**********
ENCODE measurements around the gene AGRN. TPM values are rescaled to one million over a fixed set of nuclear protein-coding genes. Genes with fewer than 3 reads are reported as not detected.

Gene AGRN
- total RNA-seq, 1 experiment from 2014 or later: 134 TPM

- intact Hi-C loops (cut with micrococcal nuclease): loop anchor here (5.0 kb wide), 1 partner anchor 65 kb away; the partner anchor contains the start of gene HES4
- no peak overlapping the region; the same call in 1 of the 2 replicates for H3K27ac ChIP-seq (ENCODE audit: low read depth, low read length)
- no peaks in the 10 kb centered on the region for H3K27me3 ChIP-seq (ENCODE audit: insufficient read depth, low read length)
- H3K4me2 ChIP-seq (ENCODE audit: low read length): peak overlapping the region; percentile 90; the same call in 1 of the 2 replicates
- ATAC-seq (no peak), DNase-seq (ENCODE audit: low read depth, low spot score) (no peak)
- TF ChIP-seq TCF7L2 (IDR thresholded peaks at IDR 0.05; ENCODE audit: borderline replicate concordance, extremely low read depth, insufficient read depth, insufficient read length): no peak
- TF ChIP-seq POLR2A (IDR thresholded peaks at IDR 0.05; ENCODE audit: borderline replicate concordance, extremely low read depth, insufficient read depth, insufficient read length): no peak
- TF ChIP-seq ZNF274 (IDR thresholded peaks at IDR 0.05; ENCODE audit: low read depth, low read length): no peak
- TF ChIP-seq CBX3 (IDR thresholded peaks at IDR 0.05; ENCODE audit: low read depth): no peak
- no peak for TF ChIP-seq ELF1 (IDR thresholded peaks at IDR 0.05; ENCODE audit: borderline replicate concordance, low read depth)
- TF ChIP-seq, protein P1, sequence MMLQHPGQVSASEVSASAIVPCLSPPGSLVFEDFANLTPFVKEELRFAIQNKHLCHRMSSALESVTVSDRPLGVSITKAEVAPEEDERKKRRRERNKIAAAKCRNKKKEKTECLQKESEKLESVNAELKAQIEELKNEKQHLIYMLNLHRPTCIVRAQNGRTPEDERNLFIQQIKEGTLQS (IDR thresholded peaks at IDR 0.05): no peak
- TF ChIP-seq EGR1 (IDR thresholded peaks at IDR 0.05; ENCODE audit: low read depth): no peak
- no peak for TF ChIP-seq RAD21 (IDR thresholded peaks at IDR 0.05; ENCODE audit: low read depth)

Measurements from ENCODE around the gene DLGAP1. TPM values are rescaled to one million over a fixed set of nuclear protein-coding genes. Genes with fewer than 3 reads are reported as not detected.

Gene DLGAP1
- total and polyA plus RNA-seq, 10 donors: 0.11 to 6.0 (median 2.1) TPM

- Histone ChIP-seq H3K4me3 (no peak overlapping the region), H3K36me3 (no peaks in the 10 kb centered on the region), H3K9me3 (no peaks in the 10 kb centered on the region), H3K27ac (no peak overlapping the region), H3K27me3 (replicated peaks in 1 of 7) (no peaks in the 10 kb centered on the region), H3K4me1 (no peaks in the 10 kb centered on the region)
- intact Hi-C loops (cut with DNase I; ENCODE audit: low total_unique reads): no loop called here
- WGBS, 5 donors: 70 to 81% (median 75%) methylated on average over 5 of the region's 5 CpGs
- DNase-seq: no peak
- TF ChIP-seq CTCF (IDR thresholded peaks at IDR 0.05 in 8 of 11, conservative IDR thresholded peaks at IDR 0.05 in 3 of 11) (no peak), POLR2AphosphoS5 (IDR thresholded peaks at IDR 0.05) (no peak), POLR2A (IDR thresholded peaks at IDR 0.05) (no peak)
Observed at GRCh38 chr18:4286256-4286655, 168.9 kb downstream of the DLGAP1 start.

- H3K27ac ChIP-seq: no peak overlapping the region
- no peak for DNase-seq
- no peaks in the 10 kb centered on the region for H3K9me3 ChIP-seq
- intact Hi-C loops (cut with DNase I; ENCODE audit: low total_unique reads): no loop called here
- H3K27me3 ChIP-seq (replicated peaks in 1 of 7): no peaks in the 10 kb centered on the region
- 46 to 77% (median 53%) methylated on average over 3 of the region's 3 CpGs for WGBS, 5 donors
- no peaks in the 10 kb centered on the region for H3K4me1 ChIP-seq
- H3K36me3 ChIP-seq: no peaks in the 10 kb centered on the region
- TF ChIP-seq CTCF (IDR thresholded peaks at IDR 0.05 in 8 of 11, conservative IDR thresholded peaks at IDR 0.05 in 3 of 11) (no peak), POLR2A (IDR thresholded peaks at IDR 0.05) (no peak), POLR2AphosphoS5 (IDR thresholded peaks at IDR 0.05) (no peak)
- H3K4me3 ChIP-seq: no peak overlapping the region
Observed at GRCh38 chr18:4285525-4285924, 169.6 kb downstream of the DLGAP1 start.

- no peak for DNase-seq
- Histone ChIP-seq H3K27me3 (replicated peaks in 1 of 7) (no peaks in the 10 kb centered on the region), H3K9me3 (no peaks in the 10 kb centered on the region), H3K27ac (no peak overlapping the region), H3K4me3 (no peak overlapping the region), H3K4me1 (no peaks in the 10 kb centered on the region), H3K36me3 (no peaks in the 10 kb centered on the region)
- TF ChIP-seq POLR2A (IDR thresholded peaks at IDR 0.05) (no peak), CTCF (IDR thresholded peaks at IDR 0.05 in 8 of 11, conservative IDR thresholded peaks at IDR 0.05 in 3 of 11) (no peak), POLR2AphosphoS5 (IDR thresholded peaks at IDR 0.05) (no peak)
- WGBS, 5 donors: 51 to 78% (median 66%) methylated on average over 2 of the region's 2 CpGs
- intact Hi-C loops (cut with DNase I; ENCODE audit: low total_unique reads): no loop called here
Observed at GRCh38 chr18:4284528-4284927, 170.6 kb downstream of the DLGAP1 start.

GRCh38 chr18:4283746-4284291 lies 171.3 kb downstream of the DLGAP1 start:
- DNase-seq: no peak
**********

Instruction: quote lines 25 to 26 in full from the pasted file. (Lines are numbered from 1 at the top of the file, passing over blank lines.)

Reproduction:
Observed at GRCh38 chr18:4286256-4286655, 168.9 kb downstream of the DLGAP1 start.

- H3K27ac ChIP-seq: no peak overlapping the region